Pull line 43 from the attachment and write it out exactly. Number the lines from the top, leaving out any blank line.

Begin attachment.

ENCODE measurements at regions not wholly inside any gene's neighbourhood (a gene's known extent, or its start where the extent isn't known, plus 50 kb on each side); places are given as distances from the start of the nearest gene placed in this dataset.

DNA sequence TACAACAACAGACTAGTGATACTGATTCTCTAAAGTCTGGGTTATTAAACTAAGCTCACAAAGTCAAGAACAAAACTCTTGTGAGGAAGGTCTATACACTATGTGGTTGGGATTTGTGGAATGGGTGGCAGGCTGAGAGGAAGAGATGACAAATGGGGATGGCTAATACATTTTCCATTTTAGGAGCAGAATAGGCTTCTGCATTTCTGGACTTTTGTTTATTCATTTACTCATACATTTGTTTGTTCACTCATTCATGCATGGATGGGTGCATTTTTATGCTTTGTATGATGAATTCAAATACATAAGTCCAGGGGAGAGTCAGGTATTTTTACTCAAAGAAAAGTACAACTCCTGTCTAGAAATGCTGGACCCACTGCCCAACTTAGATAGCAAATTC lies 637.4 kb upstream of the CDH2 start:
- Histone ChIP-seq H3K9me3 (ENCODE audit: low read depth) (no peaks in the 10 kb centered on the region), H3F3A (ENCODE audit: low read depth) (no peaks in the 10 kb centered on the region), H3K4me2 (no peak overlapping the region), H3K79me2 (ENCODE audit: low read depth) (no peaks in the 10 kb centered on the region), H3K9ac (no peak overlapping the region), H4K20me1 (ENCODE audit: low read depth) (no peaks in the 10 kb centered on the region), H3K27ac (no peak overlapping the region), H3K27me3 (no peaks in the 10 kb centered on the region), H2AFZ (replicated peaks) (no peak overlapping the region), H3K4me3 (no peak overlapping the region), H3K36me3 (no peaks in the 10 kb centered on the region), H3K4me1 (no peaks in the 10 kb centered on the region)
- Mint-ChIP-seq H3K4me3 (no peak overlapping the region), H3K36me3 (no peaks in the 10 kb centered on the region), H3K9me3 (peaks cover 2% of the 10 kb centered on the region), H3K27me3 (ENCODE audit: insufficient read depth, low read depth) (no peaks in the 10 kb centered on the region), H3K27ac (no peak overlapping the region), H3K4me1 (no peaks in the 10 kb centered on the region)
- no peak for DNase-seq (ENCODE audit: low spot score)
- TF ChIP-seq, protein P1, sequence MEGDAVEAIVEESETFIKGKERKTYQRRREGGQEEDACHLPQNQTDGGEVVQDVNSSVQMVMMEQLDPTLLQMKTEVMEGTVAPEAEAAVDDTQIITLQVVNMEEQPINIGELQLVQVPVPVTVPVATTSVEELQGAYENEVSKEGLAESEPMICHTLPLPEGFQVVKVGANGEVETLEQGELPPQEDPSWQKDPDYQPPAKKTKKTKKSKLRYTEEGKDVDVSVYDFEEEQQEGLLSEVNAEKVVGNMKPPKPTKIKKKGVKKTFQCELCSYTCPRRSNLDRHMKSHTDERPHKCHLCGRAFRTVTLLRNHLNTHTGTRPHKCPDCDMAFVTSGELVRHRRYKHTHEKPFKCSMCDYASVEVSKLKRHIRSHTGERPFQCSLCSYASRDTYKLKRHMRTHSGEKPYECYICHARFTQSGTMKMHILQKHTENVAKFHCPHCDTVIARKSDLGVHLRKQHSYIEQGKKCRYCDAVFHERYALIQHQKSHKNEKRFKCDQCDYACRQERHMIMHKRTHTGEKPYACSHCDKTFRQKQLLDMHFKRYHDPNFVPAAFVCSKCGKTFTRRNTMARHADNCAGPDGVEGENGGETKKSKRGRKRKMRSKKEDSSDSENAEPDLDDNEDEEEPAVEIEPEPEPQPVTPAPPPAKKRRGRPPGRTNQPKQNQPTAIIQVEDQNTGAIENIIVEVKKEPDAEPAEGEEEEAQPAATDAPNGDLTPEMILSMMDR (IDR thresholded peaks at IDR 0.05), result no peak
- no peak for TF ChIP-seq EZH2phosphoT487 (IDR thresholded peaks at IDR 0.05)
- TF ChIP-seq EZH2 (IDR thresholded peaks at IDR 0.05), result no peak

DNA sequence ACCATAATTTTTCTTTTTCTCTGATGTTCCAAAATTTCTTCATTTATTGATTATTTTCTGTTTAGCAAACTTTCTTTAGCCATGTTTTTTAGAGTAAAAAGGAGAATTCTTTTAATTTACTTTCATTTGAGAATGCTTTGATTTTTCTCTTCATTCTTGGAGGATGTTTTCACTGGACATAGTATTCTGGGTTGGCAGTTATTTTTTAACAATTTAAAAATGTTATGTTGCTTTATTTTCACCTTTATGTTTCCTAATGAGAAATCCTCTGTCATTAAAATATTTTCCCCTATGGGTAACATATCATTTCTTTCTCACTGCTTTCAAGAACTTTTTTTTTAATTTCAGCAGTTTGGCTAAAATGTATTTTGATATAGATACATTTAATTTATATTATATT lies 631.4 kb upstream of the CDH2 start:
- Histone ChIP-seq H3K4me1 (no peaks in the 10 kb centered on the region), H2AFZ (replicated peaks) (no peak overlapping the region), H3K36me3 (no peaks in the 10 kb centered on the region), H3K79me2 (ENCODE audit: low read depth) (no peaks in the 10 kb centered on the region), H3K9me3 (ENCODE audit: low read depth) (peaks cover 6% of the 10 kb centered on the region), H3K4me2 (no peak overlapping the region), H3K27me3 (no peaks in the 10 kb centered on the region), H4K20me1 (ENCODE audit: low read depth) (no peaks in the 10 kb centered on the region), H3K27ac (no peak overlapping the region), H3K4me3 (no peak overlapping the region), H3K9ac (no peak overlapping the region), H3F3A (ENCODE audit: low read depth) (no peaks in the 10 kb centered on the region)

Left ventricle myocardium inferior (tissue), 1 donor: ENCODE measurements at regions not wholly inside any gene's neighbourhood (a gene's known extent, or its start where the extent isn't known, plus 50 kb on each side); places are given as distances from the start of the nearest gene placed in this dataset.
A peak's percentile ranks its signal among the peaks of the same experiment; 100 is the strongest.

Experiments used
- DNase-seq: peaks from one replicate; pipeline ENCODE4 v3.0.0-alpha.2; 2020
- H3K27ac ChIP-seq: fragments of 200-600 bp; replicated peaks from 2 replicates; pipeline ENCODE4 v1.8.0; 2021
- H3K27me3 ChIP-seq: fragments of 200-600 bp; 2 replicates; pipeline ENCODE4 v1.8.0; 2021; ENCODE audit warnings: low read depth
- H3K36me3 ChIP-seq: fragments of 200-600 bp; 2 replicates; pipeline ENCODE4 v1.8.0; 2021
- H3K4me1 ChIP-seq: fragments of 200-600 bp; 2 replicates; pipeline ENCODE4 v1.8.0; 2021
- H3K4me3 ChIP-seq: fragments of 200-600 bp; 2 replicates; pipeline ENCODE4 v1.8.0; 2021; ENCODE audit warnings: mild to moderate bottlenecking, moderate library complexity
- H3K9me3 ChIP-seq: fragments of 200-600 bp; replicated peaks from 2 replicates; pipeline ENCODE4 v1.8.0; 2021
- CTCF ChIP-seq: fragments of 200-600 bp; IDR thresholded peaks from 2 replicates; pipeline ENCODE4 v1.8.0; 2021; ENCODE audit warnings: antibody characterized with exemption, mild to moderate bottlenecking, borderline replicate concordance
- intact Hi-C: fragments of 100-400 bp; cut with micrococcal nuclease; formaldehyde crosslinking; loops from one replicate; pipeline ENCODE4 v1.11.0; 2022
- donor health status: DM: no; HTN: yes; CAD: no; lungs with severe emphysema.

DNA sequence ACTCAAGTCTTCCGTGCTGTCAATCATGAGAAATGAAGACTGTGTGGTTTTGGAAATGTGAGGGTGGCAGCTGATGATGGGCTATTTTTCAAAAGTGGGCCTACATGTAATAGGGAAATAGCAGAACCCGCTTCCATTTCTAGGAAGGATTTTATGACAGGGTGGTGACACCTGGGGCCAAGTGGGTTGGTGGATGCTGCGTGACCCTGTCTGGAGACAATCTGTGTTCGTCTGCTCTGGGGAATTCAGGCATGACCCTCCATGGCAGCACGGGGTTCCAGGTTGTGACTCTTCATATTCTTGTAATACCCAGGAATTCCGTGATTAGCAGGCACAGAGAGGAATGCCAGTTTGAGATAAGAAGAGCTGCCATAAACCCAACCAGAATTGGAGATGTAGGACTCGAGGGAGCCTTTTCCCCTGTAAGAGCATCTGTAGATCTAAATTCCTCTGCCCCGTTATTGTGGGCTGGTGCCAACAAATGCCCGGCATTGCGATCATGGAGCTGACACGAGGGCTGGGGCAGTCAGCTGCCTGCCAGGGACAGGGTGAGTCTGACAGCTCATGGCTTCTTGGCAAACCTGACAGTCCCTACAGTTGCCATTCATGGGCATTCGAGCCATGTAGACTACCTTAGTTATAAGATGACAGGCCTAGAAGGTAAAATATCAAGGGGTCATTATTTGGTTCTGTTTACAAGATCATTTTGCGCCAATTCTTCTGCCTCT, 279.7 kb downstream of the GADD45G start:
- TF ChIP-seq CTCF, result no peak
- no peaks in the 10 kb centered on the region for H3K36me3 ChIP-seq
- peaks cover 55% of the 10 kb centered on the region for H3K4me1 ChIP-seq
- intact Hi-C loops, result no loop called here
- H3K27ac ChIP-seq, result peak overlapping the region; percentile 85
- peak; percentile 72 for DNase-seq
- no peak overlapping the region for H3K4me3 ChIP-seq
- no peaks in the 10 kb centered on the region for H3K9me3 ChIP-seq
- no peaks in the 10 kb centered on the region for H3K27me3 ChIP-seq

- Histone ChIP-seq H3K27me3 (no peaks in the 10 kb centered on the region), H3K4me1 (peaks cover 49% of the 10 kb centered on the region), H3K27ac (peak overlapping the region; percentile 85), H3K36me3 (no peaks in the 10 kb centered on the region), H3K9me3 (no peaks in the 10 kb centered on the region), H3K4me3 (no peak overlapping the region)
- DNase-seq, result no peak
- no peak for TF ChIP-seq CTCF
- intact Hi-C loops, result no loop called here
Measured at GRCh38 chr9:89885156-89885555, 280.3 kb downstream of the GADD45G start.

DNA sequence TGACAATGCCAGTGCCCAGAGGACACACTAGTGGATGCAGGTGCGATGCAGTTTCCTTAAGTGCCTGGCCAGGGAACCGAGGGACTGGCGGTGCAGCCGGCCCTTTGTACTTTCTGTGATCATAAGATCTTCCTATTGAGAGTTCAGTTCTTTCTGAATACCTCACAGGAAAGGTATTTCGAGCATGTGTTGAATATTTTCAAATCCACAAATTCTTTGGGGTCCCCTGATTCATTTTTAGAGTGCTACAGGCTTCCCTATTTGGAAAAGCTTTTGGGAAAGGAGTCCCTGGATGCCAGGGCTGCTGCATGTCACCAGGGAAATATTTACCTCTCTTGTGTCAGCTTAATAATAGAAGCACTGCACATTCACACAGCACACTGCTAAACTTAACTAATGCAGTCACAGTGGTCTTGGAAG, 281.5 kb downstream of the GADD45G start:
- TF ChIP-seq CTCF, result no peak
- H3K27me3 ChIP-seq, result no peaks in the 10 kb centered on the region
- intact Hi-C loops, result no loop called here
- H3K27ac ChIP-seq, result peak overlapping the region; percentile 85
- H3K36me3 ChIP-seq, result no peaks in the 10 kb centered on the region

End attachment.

- H3K27ac ChIP-seq, result peak overlapping the region; percentile 85